BIG, in collaboration with Schønherr Landscape Architects and MOE, has revealed designs for a new yin-yang-shaped panda enclosure at the Copenhagen Zoo that will serve as the new home of two Chinese giant pandas upon their arrival in 2018.
Located between several existing buildings, including the award-winning Elephant House by Foster + Partners, the circular shaped habitat will be split to create separate enclosures for the male and female pandas; to increase the probability of mating, partnered pandas should not be able to see, hear or even smell each other for the majority of the year.
“It’s part of our DNA to let everyone from zookeepers, to gardeners and vets, influence the design and function of the facilities to secure the well-being of our animals. The team understood our approach and successfully integrated it into their design process to create a world-class home for these adored Pandas.”
To provide the pandas with as peaceful a living environment as possible and to provide the ideal conditions for mating (one of the major challenges associated with panda preservation), the enclosures have been designed to feel like “humans are the visitors in the pandas’ home, rather than pandas being the exotic guests from faraway lands.” The interiors will resemble the animal’s natural terrain, with both a dense ‘mist forest’ and lighter green bamboo forest that will allow the pandas to move back and forth depending on season and temperature – just like they do on the hilly slopes of western China.
The design of the Panda House also optimizes the human experience. Two separate levels – a ground floor with a restaurant and access to interior spaces, and an upper floor leading around a rocky slope with Nordic plantings – will give visitors a variety of perspectives into the habitat, and allow for a full sense of immersion within nature. Barriers and functional spaces are carefully hidden or integrated into the landscape, giving both guests and the pandas a natural, non-distracting viewing condition. By lifting the earth at both ends of the male and female enclosure, the yin and yang shape is created, offering an undulating landscape with direct views. In addition, the building will give unique insight into the work of the zookeepers.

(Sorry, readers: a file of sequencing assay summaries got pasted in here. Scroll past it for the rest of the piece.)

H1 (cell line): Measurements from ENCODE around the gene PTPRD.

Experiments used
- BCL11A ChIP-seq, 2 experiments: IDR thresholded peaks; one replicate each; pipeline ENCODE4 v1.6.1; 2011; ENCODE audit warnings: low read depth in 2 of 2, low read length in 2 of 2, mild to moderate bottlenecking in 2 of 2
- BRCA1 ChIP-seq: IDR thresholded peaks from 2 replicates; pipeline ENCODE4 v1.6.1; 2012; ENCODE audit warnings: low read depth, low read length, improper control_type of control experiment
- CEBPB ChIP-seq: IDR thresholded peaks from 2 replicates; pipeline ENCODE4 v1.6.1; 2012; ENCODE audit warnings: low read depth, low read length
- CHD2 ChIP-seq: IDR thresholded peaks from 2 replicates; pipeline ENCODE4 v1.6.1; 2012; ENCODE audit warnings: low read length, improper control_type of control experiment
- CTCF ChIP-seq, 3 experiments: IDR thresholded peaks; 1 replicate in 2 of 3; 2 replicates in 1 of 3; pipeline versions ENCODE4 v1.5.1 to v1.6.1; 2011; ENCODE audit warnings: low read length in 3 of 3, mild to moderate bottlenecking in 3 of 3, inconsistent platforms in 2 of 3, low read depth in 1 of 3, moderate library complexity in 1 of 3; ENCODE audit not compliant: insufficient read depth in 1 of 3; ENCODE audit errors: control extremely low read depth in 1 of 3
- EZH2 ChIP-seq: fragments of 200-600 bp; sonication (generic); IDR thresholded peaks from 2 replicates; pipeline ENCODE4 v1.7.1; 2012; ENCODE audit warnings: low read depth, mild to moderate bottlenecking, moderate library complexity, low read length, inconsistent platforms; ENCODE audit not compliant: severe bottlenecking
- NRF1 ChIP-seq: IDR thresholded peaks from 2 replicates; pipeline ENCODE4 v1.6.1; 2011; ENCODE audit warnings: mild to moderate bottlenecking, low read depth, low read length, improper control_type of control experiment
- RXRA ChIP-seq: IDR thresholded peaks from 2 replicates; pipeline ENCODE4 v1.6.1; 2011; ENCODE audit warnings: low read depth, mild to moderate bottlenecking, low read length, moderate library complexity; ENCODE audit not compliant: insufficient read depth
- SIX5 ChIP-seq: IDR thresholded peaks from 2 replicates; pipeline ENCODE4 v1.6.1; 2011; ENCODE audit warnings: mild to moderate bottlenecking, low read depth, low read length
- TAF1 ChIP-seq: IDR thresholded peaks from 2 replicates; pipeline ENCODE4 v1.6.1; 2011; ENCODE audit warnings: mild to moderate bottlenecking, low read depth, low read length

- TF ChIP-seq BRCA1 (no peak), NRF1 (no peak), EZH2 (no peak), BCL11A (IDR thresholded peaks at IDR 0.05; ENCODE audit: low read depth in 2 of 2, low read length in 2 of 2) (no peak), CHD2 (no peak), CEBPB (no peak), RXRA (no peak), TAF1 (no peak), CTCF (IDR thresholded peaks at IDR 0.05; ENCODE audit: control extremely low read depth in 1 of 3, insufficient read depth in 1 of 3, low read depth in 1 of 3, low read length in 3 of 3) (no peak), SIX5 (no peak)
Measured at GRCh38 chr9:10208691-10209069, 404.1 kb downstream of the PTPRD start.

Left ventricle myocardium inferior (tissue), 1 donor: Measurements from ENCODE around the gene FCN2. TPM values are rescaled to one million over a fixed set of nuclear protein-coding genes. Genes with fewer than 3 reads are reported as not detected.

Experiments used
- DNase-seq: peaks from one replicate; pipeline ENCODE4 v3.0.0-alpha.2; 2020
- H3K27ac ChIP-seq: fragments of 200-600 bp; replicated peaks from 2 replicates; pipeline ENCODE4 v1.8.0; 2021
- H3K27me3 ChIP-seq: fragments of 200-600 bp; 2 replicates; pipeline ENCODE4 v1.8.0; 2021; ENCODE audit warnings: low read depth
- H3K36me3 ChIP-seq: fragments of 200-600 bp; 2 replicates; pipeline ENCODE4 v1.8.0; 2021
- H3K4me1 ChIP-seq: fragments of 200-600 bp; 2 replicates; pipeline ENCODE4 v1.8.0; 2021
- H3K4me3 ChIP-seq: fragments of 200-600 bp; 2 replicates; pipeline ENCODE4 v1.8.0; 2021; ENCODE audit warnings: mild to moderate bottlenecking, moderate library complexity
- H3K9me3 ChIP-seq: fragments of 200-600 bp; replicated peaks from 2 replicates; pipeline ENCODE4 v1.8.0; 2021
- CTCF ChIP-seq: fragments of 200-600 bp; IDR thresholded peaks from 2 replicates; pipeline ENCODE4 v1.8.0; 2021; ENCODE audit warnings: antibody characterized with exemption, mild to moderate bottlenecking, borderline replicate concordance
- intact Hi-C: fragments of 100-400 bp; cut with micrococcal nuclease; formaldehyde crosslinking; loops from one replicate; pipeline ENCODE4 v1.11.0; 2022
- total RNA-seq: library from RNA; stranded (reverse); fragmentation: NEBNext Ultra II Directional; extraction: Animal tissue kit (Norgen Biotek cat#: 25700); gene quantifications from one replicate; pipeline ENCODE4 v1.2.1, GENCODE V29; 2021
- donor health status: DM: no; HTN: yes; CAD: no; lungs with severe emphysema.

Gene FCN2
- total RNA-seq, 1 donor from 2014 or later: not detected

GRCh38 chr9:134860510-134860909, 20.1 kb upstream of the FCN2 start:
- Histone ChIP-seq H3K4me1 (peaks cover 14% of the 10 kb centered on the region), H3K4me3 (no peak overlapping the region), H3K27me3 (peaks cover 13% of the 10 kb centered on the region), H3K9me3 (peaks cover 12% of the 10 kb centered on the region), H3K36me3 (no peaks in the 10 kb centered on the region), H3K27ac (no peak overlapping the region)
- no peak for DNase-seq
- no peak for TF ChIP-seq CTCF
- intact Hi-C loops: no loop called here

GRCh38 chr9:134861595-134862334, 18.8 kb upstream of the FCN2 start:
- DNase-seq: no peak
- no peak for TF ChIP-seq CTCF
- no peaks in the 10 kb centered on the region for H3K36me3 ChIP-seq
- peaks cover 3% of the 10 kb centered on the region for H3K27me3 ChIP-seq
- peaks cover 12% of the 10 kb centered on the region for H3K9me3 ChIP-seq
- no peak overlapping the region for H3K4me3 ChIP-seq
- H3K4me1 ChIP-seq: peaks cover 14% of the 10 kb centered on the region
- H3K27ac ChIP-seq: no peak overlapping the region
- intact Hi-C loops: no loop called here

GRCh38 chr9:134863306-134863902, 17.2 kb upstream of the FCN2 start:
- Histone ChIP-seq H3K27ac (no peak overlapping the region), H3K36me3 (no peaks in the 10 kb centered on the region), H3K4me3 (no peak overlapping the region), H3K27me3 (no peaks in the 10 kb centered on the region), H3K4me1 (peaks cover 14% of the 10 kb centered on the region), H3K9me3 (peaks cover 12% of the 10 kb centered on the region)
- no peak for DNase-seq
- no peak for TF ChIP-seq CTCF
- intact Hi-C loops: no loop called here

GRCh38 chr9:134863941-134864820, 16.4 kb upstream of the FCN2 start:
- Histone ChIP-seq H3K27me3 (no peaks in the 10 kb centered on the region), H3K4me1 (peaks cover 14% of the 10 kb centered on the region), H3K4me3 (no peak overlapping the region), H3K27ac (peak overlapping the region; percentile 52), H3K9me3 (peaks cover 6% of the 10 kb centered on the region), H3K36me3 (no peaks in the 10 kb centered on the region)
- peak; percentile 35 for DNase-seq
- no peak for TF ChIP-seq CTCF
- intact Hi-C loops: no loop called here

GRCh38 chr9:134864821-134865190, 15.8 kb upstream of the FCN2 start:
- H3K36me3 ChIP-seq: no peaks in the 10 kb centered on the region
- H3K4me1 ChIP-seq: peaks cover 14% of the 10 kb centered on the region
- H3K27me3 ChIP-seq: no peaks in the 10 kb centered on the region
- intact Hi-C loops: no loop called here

“Architecture is like portraiture. To design a home for someone is like capturing their essence, their character and personality in built form. In the case of the two great Pandas, their unique solitary nature requires two similar but separate habitats - one for her and one for him,” said Bjarke Ingels, Founding Partner, BIG.
“The habitat is formed like a giant yin and yang symbol, two halves: the male and the female, complete each other to form a single circular whole. The curvy lines are undulating in section to create the necessary separation between him and her - as well as between them and us. Located at the heart of the park, we have made the entire enclosure accessible from 360 degrees, turning the two pandas into the new rotation point for Copenhagen Zoo.”
The new Panda House will encompass a total of 1,250 square meters of indoor space and 1,200 square meters of outdoor space. Construction is scheduled to begin later this year, after approval of the 150 million DKK ($22 million USD) construction budget. The project will be completed prior to the pandas arrival in 2018.
News via BIG.
LocationRoskildevej 32, 2000 Frederiksberg, Denmark
Partners in ChargeBjarke Ingels, David Zahle
Project LeadersNanna Gyldholm Møller, Ole Elkjær-Larsen, Kamilla Heskje
TeamMaja Czesnik, Pawel Bussold, Jinseok Jang, Gökce Günbulut, Christian Lopez, Luca Senise, Høgni Laksáfoss, Sofia Sofianou, Carlos Soria, Victor Bejenaru, Claus Rytter Bruun de Neergaard, Gabrielé Ubareviciute, Eskild Schack Pedersen, Richard Howis, Tore Banke, Tobias Hjortdal, Joos Jerne, Hanne Halvorsen, Tommy Bjørnstrup, Joanna Plizga
PhotographsCourtesy of BIG